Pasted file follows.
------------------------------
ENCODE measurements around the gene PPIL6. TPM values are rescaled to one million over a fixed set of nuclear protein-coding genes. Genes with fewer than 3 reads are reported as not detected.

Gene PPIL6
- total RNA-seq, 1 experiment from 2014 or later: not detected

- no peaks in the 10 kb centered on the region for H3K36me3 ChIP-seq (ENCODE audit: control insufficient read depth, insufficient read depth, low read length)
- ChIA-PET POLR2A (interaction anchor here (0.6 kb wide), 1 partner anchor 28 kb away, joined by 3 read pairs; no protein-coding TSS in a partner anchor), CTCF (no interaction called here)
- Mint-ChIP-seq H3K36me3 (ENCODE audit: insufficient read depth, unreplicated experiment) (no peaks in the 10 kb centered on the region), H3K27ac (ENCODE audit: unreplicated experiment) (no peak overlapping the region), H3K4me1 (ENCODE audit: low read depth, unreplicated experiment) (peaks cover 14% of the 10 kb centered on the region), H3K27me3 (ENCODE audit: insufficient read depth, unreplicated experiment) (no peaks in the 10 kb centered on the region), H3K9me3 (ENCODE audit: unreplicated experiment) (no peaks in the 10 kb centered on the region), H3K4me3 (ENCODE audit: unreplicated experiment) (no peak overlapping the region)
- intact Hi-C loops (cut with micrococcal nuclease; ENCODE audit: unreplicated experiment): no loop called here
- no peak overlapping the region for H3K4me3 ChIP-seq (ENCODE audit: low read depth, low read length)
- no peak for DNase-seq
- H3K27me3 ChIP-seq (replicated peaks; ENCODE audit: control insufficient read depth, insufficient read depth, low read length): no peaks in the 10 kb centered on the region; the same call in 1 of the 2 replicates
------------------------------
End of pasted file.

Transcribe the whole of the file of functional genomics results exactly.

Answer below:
ENCODE measurements around the gene PPIL6. TPM values are rescaled to one million over a fixed set of nuclear protein-coding genes. Genes with fewer than 3 reads are reported as not detected.

Gene PPIL6
- total RNA-seq, 1 experiment from 2014 or later: not detected

- no peaks in the 10 kb centered on the region for H3K36me3 ChIP-seq (ENCODE audit: control insufficient read depth, insufficient read depth, low read length)
- ChIA-PET POLR2A (interaction anchor here (0.6 kb wide), 1 partner anchor 28 kb away, joined by 3 read pairs; no protein-coding TSS in a partner anchor), CTCF (no interaction called here)
- Mint-ChIP-seq H3K36me3 (ENCODE audit: insufficient read depth, unreplicated experiment) (no peaks in the 10 kb centered on the region), H3K27ac (ENCODE audit: unreplicated experiment) (no peak overlapping the region), H3K4me1 (ENCODE audit: low read depth, unreplicated experiment) (peaks cover 14% of the 10 kb centered on the region), H3K27me3 (ENCODE audit: insufficient read depth, unreplicated experiment) (no peaks in the 10 kb centered on the region), H3K9me3 (ENCODE audit: unreplicated experiment) (no peaks in the 10 kb centered on the region), H3K4me3 (ENCODE audit: unreplicated experiment) (no peak overlapping the region)
- intact Hi-C loops (cut with micrococcal nuclease; ENCODE audit: unreplicated experiment): no loop called here
- no peak overlapping the region for H3K4me3 ChIP-seq (ENCODE audit: low read depth, low read length)
- no peak for DNase-seq
- H3K27me3 ChIP-seq (replicated peaks; ENCODE audit: control insufficient read depth, insufficient read depth, low read length): no peaks in the 10 kb centered on the region; the same call in 1 of the 2 replicates